Looking to Get in Shape or Lose Weight? Try our BMI and Weight Loss Calculator!

What Are the Benefits of Exercise If Obese?

By Laura Niedziocha ; Updated July 18, 2017

It's no surprise that being obese leads to further health complications. Every part of your body from your brain to your knees can be affected by obesity. A regular exercise program can help combat some of these afflictions and make for a healthier and happier you.

Cardiovascular Disease

Obesity is a major risk for the development of cardiovascular disease. Obesity raises the likelihood of developing diabetes, hypertension and high cholesterol, which are all contributors to heart disease. A regular exercise program, whether you lose weight or not, can help combat some of these risks. Aerobic activity, if done habitually, can help lower your blood pressure and cholesterol and improve metabolism. Positive cardiac adaptations to exercise help reduce your risk of heart disease.

Joint Health

Obesity is also a major risk factor in the development of osteoarthritis. Excess body weight is stressful to the body and puts an added load on your bones and joints. For every pound you gain, three pounds of pressure is added to your knees, according to the Arthritis Foundation. Regular exercise can do two things to improve joint health. First, it can help you lose weight. Less weight means less pressure on the joints, which eases pain. Regular exercise also improves blood flow to the joint, increasing lubrication and reducing friction.

Mental Health

People that are obese are likely to become depressed. Obesity can negatively affect your personality and state of mental health, but exercise can help. Regular exercise offers a source of meditation that can help relieve anxious or depressing thoughts that race through your mind. During exercise, the brain releases endorphins that increase your mood. Even just one bout of exercise may make you feel happier.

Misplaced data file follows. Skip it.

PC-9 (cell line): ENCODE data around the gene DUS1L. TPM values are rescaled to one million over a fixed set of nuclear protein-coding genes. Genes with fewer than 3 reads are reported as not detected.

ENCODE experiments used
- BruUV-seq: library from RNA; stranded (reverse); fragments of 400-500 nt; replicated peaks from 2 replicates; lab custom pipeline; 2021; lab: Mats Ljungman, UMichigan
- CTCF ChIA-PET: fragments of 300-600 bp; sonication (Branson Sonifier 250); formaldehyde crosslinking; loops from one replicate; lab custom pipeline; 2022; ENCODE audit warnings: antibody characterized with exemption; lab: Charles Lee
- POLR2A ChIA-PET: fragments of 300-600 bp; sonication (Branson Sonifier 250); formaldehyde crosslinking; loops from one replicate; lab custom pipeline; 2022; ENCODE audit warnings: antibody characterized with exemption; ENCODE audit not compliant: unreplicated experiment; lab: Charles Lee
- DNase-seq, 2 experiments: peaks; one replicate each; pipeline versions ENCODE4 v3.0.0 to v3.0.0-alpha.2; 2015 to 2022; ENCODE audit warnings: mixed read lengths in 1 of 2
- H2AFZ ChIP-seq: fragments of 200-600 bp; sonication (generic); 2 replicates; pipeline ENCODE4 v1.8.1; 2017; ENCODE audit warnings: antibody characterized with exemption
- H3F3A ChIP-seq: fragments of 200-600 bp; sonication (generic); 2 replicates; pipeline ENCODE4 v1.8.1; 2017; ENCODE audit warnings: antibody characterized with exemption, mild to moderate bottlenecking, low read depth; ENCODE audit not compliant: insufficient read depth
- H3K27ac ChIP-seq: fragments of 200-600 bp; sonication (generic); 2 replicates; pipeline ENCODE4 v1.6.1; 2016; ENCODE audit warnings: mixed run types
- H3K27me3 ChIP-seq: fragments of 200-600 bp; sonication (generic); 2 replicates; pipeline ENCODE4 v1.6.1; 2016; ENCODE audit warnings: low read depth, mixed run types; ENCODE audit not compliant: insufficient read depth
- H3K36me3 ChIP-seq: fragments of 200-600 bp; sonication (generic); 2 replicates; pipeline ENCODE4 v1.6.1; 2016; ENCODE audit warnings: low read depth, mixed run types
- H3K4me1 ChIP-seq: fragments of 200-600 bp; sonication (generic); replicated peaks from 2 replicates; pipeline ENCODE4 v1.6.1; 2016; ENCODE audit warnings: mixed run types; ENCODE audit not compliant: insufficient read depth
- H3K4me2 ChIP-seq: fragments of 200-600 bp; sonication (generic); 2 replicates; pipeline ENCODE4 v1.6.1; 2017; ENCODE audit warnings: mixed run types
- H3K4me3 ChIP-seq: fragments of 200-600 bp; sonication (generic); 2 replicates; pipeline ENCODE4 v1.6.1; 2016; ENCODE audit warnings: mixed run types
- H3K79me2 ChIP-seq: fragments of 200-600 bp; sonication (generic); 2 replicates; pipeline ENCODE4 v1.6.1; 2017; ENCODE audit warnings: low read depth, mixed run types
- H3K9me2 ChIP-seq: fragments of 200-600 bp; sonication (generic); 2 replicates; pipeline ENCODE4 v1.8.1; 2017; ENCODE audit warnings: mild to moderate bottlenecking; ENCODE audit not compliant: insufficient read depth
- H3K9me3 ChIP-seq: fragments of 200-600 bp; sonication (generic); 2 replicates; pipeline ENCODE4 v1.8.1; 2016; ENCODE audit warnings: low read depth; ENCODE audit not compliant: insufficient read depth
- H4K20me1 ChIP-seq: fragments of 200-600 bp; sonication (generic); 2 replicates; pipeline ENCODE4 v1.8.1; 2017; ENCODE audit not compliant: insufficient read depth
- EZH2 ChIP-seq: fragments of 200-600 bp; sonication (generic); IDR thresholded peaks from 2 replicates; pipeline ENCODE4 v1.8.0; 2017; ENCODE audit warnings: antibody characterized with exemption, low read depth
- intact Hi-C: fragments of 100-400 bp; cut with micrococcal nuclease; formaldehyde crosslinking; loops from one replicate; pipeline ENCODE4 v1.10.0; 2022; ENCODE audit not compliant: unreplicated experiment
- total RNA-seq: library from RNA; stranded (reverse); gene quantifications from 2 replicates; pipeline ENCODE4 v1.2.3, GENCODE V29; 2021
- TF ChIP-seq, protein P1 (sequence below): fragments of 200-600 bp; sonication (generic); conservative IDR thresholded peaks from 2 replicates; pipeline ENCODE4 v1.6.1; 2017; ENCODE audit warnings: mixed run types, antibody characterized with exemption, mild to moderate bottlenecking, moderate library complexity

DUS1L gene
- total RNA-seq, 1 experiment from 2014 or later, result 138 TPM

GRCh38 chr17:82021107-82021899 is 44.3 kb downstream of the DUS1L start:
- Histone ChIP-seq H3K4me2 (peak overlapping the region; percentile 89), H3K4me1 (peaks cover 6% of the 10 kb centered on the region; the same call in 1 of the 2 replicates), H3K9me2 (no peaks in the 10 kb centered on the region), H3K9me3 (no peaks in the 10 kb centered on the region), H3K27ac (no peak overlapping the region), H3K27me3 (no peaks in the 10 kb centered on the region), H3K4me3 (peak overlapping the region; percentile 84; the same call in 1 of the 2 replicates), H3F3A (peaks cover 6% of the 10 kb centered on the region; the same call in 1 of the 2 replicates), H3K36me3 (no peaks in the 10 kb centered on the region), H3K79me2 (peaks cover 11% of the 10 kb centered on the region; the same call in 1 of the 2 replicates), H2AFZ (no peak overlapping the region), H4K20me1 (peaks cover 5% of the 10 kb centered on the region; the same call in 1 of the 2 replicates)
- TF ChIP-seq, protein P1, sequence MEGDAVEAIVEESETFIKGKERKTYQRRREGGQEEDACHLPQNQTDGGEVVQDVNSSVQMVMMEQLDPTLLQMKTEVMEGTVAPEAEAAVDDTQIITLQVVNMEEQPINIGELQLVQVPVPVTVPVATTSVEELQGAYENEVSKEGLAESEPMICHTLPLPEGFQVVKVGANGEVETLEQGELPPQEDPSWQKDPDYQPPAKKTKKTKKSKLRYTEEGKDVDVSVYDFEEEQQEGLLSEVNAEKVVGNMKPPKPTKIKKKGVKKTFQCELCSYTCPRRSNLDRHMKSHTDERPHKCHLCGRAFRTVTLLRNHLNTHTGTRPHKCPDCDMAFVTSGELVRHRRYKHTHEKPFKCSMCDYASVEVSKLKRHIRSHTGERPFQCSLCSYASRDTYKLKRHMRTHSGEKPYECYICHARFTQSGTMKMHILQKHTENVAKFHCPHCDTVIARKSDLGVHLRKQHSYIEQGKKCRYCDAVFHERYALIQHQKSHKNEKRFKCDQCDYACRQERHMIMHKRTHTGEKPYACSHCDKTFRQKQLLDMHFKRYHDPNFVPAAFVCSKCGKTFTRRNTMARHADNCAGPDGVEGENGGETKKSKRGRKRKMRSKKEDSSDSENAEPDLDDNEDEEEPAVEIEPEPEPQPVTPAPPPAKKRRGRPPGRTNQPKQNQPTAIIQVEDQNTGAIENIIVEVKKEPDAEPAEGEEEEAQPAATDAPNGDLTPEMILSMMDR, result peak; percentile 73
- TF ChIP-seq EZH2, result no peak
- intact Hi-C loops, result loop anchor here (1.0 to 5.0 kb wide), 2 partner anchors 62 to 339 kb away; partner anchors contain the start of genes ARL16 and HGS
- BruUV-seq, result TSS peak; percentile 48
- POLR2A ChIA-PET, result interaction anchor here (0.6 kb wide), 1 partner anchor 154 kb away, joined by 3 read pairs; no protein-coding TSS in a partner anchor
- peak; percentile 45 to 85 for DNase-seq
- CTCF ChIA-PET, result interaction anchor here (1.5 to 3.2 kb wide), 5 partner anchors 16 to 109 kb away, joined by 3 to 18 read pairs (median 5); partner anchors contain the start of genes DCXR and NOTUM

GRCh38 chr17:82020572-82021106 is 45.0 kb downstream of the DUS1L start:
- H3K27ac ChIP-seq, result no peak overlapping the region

Exercise Program for the Obese

First things first, before starting an exercise program, get medical clearance from your physician. When you are ready to exercise, consider getting between 45 to 60 minutes of regular aerobic exercise on five to seven days, suggests the American College of Sports Medicine. Work at a moderate intensity and try to obtain at least 150 minutes of exercise at this pace per week. When you are obese, there are special considerations when exercising. The obese are at an increased risk for orthopedic injury due to the effect of body weight on joints and bones. Choose a low impact exercise such as swimming or biking to ease the stress on your joints. There is also an increased risk of hyperthermia. Dress appropriately and always drink water while exercising. Getting into the habit of regular physical activity, even without weight loss, can improve your long-term health.

Video of the Day

Brought to you by LIVESTRONG
Brought to you by LIVESTRONG
Cite this Article A tool to create a citation to reference this article Cite this Article

More Related Articles

Related Articles